4. Then we come to the Soviet Union’s conduct in the Second World War. The Soviet army was a huge ethnic hotch potch. Russians, Belorussians, Ukrainians, Caucasians (from the Caucasus region), Central Asians, Siberians and more fought like heroes to push back the hotch potch of German lead invading forces.  But as in any army, some soviet soldiers were not just heroes but could also be bloodthirsty criminals. Soviet war crimes abound. Crimes by officers who could not or would not control their men. Crimes by a Soviet regime that lowered itself to the brutal standards of Nazi Germany in its treatment of prisoners of war, its own soldiers and ethnic minorities. That the Soviet Union was the one of the two that was invaded was of course a terrible crime and vengeance was right to live in the heart of every Soviet soldier. Of course Nazi treatment of Soviet prisoners and civilians was a terrible crime too.

But when over 20,000 Polish officers were taken from invaded Poland it was long before June 1941. It was the Soviet Union that had invaded Poland and all those officers were massacred by Stalin’s regime. Those who perpetrated it are probably dead. If any are left alive they should be put on trial. The attempt by Vladimir Putin to sort of apologise for the Katyn massacre all those decades later had such naked realpolitk showing through the display as to make it hollow. More than that, current Russian leaders have no right to say sorry on the culprits’ behalf.  Katyn, like all the Soviet Union’s other crimes, is now a historical fact to be recognised and laid out in the open so that Russians can strive not to come close to such acts ever again.

By the 1960s in Germany there was public discussion and debate about the horrific crimes of the Nazi regime. Even today such a discussion has yet to take place in Russia. Forget the feelings of veterans. They can be rightfully lauded as heroes and at the same time condemned as murderers, thieves and rapists if they are found to be so. It was war, but that does not excuse Stalin’s regime starving German prisoners to death or sending their own soldiers into Gulags if they had been captured. Penal battalions (soldiers sent to walk minefields for any number of misdemeanours) were a horror and an asinine waste of manpower. That behaviour makes the Soviet Union no better than Nazi Germany. The state of war does not excuse the mass rape of as many as 2 million German women by Soviet soldiers advancing into Germany. It does not excuse the burning and looting of settlements and the murder of their populations, the most extreme example being the sack of Konigsberg in East Prussia. To this day Russia still holds that territory, calling it Kaliningrad.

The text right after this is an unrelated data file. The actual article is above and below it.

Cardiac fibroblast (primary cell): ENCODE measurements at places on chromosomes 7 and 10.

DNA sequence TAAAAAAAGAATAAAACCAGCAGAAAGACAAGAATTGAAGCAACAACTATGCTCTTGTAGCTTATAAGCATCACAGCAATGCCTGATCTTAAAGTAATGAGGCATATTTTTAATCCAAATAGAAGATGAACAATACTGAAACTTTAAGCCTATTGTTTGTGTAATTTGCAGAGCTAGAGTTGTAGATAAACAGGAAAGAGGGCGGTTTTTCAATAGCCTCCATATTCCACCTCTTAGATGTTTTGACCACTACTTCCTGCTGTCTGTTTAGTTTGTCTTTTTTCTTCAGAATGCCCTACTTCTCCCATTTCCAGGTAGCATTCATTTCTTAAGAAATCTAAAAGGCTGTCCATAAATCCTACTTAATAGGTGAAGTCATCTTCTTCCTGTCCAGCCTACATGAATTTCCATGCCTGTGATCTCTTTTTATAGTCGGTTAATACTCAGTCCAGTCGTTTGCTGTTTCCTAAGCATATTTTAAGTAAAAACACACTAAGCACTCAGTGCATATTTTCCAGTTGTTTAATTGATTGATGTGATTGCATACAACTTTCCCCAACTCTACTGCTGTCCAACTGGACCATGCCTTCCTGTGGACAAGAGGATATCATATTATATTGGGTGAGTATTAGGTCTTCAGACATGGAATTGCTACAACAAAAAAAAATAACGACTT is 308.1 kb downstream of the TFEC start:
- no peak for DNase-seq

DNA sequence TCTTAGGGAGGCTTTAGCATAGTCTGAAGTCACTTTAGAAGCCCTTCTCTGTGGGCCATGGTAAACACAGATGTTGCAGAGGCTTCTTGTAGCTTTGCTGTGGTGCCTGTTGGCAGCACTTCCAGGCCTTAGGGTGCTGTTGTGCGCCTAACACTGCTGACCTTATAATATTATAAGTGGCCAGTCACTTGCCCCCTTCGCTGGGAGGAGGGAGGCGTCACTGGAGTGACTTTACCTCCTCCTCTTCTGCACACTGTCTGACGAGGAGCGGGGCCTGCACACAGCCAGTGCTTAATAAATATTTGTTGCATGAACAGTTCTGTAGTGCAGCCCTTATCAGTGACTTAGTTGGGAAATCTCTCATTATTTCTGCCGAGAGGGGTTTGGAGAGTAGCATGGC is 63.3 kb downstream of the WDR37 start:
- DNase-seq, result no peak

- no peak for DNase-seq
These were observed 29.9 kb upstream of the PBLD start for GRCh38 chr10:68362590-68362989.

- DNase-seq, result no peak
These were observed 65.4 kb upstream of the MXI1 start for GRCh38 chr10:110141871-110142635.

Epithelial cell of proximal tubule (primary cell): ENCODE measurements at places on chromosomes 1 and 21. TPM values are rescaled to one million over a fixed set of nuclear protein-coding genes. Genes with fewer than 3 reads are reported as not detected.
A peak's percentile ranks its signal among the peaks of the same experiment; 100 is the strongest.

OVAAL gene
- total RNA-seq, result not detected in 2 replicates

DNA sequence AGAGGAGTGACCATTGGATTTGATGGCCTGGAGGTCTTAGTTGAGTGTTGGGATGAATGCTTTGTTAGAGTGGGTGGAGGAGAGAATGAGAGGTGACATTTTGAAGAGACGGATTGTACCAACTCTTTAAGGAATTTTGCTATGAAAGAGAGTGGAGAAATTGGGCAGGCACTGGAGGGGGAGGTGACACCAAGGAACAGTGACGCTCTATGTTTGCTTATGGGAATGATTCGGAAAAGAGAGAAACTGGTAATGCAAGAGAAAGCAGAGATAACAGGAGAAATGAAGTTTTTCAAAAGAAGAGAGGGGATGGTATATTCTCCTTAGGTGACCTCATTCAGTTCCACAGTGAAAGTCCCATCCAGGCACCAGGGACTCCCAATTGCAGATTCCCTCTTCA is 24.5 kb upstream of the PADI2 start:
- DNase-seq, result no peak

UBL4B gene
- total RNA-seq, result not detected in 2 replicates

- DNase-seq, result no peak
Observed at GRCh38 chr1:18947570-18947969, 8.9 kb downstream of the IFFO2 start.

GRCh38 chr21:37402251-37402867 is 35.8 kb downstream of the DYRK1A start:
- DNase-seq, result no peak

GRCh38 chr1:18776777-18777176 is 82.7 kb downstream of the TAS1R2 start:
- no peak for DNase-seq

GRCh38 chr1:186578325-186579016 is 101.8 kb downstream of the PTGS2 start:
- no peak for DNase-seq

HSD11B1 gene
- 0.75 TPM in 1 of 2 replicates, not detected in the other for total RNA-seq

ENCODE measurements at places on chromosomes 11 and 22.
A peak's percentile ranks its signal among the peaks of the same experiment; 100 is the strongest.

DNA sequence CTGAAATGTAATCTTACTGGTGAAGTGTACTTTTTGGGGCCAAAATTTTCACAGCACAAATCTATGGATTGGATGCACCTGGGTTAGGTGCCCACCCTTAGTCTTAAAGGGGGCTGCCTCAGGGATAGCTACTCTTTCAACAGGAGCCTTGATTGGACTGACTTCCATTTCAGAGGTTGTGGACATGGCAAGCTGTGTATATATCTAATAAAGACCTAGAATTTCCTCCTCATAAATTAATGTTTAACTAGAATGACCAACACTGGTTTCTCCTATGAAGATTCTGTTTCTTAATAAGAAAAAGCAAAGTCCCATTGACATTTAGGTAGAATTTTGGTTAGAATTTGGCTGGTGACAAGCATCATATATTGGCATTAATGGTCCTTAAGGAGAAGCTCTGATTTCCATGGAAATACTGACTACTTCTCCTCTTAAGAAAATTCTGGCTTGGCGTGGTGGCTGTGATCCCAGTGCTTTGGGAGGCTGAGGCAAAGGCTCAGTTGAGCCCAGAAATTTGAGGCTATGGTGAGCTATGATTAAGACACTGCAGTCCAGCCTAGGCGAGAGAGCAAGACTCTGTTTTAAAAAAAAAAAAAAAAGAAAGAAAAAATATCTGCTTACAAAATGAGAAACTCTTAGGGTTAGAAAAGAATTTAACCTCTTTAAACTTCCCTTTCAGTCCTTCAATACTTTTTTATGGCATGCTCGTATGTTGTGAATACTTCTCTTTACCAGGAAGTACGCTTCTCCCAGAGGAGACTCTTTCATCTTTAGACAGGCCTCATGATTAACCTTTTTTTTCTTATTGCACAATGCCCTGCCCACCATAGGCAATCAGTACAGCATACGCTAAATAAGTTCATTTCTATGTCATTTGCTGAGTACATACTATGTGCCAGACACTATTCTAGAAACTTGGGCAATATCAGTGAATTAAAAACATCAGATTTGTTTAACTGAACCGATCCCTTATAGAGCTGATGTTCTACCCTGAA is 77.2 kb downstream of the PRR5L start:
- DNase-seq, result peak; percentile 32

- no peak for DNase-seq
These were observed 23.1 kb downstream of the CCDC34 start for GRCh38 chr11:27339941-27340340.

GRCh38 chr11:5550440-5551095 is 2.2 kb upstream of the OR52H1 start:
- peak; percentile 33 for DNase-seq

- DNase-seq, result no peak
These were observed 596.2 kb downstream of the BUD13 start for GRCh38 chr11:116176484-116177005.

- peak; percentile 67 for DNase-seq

5. At the war’s end Stalin’s Soviet Union behaved just like Nazi Germany had, occupying and imposing Soviet Regimes on most of Eastern Europe. Only after decades of control from Moscow, with Soviet tanks putting down dissent in Hungary in 1956 and Czechoslovakia in 1968 were the peoples of Eastern Europe able to throw off the Soviet jackboot. Many of those peoples knew before the war that the Soviet Union was as dangerous an enemy as Germany. Little wonder many joined the Nazi cause out of self interest to protect themselves. Little wonder those states are no friends to Russia now.

6. Now we come to Stalin himself. He was without doubt as bad a monster as Hitler, minus the master plan of ethnic extermination and enslavement. He was useful for the Soviet Union in the war as a figurehead only. It could have been anyone on those Soviet Propaganda posters and people would have rallied round. When war came Stalin’s motivational power paled into insignificance compared to the sheer anger at the heinous invasion and murder being perpetrated on Soviet soldiers and civilians by Nazi Germany.